Category: Critical Care
The efficacy of epinephrine during out-of hospital cardiac arrest has been questioned in recent years, especially with respect to neurologic outcomes (ref#1).
A recent study demonstrated both a survival and neurologic benefit to using epinephrine during in-hospital cardiac arrest when used in combination with vasopressin and methylprednisolone.
Researchers in Greece randomized 268 consecutive patients with in-hospital cardiac arrest to receive either epinephrine + placebo (control group; n=138) or vasopressin, epinephrine, and methylprednisolone (intervention arm; n=130)
Vasopressin (20 IU) was given with epinephrine each CPR cycle for the first 5 cycles; Epinephrine was given alone thereafter (if necessary)
Methylprednisolone (40 mg) was only given during the first CPR cycle.
If there was return of spontaneous circulation (ROSC) but the patient was in shock, 300 mg of methylprednisolone was given daily for up to 7 days.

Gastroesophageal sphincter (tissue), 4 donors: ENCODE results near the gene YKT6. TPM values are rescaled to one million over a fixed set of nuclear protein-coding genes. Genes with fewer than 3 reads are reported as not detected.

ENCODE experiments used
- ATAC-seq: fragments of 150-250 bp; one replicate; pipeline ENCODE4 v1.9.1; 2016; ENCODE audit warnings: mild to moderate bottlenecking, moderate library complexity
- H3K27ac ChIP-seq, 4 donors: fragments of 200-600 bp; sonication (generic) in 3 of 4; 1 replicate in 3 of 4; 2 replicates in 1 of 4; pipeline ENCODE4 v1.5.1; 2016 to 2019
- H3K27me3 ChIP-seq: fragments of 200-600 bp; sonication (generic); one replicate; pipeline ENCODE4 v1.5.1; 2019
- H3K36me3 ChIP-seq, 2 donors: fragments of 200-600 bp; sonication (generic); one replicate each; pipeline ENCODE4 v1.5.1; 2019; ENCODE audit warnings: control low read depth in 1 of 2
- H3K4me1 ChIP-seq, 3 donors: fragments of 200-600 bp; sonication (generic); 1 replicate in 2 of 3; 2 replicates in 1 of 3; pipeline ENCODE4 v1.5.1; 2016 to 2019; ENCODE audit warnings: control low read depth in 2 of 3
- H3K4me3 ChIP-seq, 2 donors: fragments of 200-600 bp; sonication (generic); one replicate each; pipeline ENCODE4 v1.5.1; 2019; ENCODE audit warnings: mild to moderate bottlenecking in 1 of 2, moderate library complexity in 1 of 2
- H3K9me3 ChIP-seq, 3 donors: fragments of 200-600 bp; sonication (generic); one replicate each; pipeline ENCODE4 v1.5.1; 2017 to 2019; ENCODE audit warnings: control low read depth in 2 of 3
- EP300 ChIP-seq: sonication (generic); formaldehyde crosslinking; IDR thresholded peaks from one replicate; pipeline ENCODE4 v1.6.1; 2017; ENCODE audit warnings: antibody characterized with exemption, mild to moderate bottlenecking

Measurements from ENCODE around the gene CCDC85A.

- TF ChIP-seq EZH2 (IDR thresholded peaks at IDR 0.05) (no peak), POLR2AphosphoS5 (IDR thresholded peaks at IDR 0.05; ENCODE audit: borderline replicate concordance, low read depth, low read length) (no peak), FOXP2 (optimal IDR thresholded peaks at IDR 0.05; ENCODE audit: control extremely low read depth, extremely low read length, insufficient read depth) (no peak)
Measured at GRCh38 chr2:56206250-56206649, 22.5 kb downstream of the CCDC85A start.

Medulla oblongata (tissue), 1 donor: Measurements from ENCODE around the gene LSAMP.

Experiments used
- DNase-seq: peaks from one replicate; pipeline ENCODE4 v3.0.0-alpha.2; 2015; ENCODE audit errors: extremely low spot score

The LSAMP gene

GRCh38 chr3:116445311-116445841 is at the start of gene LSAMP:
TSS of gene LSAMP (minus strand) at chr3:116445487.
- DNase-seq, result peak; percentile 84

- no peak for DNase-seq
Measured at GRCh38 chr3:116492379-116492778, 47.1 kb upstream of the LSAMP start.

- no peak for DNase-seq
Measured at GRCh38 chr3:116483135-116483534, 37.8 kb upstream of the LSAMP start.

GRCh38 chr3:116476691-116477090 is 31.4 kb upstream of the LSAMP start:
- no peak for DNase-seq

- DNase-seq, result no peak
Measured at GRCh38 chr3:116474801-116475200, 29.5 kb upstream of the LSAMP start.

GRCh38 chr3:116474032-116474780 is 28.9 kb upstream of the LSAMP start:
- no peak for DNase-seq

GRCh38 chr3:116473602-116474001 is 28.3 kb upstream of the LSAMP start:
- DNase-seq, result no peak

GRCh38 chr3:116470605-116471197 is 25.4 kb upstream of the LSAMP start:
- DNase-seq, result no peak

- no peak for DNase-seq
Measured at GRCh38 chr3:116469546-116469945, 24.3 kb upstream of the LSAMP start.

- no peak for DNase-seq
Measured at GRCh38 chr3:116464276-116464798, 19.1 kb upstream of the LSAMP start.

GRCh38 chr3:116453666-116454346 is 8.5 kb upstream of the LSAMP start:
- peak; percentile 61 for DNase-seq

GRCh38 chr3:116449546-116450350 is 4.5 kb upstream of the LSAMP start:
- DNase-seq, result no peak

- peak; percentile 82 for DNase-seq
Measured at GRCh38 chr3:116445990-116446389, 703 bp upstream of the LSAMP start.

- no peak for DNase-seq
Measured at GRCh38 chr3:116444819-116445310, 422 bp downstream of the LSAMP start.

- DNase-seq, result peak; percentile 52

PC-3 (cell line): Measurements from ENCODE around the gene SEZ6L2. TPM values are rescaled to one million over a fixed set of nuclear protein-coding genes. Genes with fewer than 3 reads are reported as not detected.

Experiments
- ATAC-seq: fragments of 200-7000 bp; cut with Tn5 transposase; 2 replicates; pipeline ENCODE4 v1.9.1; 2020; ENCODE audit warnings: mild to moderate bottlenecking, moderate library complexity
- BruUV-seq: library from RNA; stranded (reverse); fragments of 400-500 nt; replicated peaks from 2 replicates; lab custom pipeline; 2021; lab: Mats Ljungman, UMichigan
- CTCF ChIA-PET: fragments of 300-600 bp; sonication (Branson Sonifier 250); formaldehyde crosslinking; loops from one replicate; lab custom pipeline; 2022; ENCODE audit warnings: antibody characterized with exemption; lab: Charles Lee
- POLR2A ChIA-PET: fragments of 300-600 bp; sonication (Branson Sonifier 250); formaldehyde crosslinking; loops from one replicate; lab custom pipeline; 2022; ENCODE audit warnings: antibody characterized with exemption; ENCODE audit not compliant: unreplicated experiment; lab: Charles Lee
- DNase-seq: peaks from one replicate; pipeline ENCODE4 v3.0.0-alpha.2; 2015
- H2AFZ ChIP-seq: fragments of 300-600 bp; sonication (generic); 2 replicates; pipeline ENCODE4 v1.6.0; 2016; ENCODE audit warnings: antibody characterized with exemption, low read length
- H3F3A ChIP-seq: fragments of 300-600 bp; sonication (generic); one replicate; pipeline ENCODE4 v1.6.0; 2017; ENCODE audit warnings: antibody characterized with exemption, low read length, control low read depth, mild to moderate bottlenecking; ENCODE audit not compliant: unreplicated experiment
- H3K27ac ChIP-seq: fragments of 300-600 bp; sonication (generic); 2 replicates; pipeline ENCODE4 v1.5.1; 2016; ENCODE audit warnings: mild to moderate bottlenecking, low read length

Primary study end-points were ROSC for 20 minutes or more and survival to hospital discharge while monitoring for neurological outcome
The results were that patients in the intervention group had a statistically significant:
probability of ROSC for > 20 minutes (84% vs. 66%)
survival with good neurological outcomes (14% vs. 5%)
survival if shock was present post-ROSC (21% vs. 8%)
better hemodynamic parameters, less organ dysfunction, and better central venous saturation levels
Bottom-line: This study may present a promising new therapy for in-hospital cardiac arrest and should be strongly considered.
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